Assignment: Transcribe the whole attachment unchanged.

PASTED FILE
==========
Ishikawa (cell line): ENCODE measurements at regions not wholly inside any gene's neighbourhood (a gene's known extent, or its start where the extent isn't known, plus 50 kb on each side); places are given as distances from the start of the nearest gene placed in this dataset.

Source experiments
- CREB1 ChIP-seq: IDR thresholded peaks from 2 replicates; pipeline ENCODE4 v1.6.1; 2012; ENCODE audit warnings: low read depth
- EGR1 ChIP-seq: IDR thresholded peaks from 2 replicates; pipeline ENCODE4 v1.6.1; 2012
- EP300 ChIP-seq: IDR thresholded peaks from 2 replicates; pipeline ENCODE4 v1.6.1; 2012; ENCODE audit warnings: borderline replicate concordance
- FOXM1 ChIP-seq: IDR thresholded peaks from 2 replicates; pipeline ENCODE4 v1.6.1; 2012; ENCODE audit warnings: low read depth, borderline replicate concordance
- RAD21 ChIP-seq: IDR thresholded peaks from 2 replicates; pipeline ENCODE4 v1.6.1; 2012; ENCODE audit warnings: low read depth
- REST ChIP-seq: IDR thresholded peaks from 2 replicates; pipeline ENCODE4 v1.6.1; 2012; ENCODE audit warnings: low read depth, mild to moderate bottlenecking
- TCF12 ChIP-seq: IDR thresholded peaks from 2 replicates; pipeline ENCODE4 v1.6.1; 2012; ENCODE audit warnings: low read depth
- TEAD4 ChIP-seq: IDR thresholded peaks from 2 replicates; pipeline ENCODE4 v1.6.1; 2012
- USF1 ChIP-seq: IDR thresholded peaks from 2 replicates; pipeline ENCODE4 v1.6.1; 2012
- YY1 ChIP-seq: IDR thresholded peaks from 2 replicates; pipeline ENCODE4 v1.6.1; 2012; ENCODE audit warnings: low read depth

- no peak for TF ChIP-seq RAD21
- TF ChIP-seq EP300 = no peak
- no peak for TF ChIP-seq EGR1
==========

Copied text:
Ishikawa (cell line): ENCODE measurements at regions not wholly inside any gene's neighbourhood (a gene's known extent, or its start where the extent isn't known, plus 50 kb on each side); places are given as distances from the start of the nearest gene placed in this dataset.

Source experiments
- CREB1 ChIP-seq: IDR thresholded peaks from 2 replicates; pipeline ENCODE4 v1.6.1; 2012; ENCODE audit warnings: low read depth
- EGR1 ChIP-seq: IDR thresholded peaks from 2 replicates; pipeline ENCODE4 v1.6.1; 2012
- EP300 ChIP-seq: IDR thresholded peaks from 2 replicates; pipeline ENCODE4 v1.6.1; 2012; ENCODE audit warnings: borderline replicate concordance
- FOXM1 ChIP-seq: IDR thresholded peaks from 2 replicates; pipeline ENCODE4 v1.6.1; 2012; ENCODE audit warnings: low read depth, borderline replicate concordance
- RAD21 ChIP-seq: IDR thresholded peaks from 2 replicates; pipeline ENCODE4 v1.6.1; 2012; ENCODE audit warnings: low read depth
- REST ChIP-seq: IDR thresholded peaks from 2 replicates; pipeline ENCODE4 v1.6.1; 2012; ENCODE audit warnings: low read depth, mild to moderate bottlenecking
- TCF12 ChIP-seq: IDR thresholded peaks from 2 replicates; pipeline ENCODE4 v1.6.1; 2012; ENCODE audit warnings: low read depth
- TEAD4 ChIP-seq: IDR thresholded peaks from 2 replicates; pipeline ENCODE4 v1.6.1; 2012
- USF1 ChIP-seq: IDR thresholded peaks from 2 replicates; pipeline ENCODE4 v1.6.1; 2012
- YY1 ChIP-seq: IDR thresholded peaks from 2 replicates; pipeline ENCODE4 v1.6.1; 2012; ENCODE audit warnings: low read depth

- no peak for TF ChIP-seq RAD21
- TF ChIP-seq EP300 = no peak
- no peak for TF ChIP-seq EGR1